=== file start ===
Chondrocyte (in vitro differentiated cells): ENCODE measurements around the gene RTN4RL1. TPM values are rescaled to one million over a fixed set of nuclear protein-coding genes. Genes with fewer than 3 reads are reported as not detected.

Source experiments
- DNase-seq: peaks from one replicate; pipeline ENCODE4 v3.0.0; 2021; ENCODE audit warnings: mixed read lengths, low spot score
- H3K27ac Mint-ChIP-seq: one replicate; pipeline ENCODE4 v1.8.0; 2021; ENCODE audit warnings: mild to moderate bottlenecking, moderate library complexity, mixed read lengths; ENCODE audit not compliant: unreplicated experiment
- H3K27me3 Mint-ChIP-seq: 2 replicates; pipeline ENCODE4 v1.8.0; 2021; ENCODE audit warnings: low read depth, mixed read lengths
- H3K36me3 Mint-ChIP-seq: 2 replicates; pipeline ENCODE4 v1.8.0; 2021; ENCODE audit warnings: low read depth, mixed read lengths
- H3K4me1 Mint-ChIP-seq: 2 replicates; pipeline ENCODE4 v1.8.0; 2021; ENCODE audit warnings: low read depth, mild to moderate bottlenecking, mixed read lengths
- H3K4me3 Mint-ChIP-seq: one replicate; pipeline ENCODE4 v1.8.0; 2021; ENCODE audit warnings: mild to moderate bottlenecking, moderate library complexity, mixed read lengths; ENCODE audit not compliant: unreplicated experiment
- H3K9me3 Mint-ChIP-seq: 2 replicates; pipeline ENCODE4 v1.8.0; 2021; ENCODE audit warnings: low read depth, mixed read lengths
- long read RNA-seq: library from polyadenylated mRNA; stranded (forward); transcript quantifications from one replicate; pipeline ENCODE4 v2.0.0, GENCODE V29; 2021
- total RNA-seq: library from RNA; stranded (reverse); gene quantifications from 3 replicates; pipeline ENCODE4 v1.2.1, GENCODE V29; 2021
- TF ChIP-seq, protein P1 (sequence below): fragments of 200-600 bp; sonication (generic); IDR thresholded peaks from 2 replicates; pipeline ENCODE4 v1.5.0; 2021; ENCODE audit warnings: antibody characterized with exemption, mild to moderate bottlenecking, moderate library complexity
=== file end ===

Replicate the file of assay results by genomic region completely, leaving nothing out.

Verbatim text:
Chondrocyte (in vitro differentiated cells): ENCODE measurements around the gene RTN4RL1. TPM values are rescaled to one million over a fixed set of nuclear protein-coding genes. Genes with fewer than 3 reads are reported as not detected.

Source experiments
- DNase-seq: peaks from one replicate; pipeline ENCODE4 v3.0.0; 2021; ENCODE audit warnings: mixed read lengths, low spot score
- H3K27ac Mint-ChIP-seq: one replicate; pipeline ENCODE4 v1.8.0; 2021; ENCODE audit warnings: mild to moderate bottlenecking, moderate library complexity, mixed read lengths; ENCODE audit not compliant: unreplicated experiment
- H3K27me3 Mint-ChIP-seq: 2 replicates; pipeline ENCODE4 v1.8.0; 2021; ENCODE audit warnings: low read depth, mixed read lengths
- H3K36me3 Mint-ChIP-seq: 2 replicates; pipeline ENCODE4 v1.8.0; 2021; ENCODE audit warnings: low read depth, mixed read lengths
- H3K4me1 Mint-ChIP-seq: 2 replicates; pipeline ENCODE4 v1.8.0; 2021; ENCODE audit warnings: low read depth, mild to moderate bottlenecking, mixed read lengths
- H3K4me3 Mint-ChIP-seq: one replicate; pipeline ENCODE4 v1.8.0; 2021; ENCODE audit warnings: mild to moderate bottlenecking, moderate library complexity, mixed read lengths; ENCODE audit not compliant: unreplicated experiment
- H3K9me3 Mint-ChIP-seq: 2 replicates; pipeline ENCODE4 v1.8.0; 2021; ENCODE audit warnings: low read depth, mixed read lengths
- long read RNA-seq: library from polyadenylated mRNA; stranded (forward); transcript quantifications from one replicate; pipeline ENCODE4 v2.0.0, GENCODE V29; 2021
- total RNA-seq: library from RNA; stranded (reverse); gene quantifications from 3 replicates; pipeline ENCODE4 v1.2.1, GENCODE V29; 2021
- TF ChIP-seq, protein P1 (sequence below): fragments of 200-600 bp; sonication (generic); IDR thresholded peaks from 2 replicates; pipeline ENCODE4 v1.5.0; 2021; ENCODE audit warnings: antibody characterized with exemption, mild to moderate bottlenecking, moderate library complexity